I can’t remember exactly when I started following Steve at Triablogue. From 1997-2002 I was earning my engineering degree, and providence led me to the Reformed faith, by means of multiple and sometimes unexpected channels, during these college years. Besides Berkhof’s Systematic Theology, I’d have to credit John Frame’s “Doctrine of the Knowledge of God” as one of the pivotal books that set my course from that point forward. Whenever I found Steve’s writings, it must have been a few years later, I realized I had found a kindred spirit whose theological and apologetic orientation dovetailed with my trajectory. As Steve was something of a Frame protege, he served as a helpful bridge out of the surreal Toon Town of pop-presuppositionalism and introduced me to thinkers like Greg Welty, James Anderson, and Paul Manata. There are many other fellow-travelers that I could mention that Steve introduced me to (or, for some, re-introduced me to), from many different fields and orientations: the whole staff of T-Blog, Jonathan McLatchie, the McGrews, Vern Poythress, Michael Kruger, C. John Collins, Richard Hess, and on and on.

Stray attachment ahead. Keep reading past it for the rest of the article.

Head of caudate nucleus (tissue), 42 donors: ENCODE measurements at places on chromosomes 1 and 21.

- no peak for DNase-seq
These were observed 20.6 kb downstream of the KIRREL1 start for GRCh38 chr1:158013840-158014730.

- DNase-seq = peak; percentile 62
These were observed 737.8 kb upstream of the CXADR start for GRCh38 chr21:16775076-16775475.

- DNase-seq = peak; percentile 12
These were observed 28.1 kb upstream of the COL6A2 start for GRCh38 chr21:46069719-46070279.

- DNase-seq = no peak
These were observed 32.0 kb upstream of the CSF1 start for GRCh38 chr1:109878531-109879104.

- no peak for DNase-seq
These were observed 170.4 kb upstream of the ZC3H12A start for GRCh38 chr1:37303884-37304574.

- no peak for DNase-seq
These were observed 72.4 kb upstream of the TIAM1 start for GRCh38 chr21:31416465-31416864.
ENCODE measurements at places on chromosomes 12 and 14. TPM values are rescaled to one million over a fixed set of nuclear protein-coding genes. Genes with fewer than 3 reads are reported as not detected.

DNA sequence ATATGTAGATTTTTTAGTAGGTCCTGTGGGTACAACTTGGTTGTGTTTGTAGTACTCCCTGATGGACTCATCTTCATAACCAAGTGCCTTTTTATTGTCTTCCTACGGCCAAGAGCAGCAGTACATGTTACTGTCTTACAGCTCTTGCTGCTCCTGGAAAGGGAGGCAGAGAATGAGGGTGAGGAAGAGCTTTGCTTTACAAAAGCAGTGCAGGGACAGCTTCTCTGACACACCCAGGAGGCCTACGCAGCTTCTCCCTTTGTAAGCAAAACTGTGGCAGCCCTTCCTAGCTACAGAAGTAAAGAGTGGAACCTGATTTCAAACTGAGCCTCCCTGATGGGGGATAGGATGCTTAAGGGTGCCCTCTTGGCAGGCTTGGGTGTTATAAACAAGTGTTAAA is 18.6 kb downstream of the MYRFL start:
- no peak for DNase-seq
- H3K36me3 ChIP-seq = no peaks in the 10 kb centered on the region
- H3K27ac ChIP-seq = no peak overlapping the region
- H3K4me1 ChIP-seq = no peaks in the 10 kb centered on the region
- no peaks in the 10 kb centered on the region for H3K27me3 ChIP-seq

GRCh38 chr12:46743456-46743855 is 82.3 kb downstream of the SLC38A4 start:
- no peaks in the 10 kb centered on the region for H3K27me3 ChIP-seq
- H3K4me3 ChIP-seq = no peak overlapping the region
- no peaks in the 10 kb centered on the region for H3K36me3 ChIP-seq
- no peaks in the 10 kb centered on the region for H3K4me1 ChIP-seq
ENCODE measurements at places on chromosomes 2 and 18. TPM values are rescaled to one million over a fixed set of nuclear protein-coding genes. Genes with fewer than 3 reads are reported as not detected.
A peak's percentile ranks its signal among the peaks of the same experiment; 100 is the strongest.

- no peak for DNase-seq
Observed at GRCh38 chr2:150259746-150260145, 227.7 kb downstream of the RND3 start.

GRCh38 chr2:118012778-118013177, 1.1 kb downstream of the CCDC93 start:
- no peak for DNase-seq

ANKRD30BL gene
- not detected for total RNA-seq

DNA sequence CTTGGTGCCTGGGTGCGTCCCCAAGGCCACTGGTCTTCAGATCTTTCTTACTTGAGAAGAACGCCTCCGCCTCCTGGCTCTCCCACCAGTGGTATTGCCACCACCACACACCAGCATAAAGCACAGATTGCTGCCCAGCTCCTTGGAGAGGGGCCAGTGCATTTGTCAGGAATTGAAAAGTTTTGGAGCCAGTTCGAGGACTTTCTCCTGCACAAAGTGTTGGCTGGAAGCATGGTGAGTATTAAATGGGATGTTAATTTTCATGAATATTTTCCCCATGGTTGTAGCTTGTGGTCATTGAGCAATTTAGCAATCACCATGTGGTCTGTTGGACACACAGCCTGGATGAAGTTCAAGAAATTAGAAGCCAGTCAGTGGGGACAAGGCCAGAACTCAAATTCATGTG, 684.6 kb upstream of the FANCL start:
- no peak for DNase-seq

As an engineer I really connected with the way Steve thought and wrote. The way he organized his thoughts and broke things down in a bullet point-like format. Exhaustive, yet clear and orderly. And this certainly influenced and improved my own writing. Again, I think we have John Frame to thank for this feature in his writings. His manner, at least in the printed word, was often rather curt, or abrupt. Again, as an engineer I sort of appreciated this, although it no doubt rubbed many others the wrong way. Part of this is that he didn’t believe in wasting time with verbal kid gloves for those whom he saw as culpable proponents of destructive falsehoods. There would be no quarter for those targets, rhetorically speaking.

Steve was like a nuclear reactor, pumping out daily content that was amazing, both in its quality and quantity. In contrast I felt more like the Drinking Bird toy that Homer Simpson employed, that nearly melted down the nuclear power plant. Comparatively, I’m just a “weekend warrior” apologist, but his tireless effort encouraged me to always stay in the fray, in whatever capacity I could.

He was wildly eclectic, in practice, in defending the Christian faith. While he was at his core, still some species of presuppositionalist, one would almost never know it from the diversity of approaches and tactics he employed. He borrowed freely from thinkers of any and all backgrounds; if it was a good argument, he wanted it in his arsenal.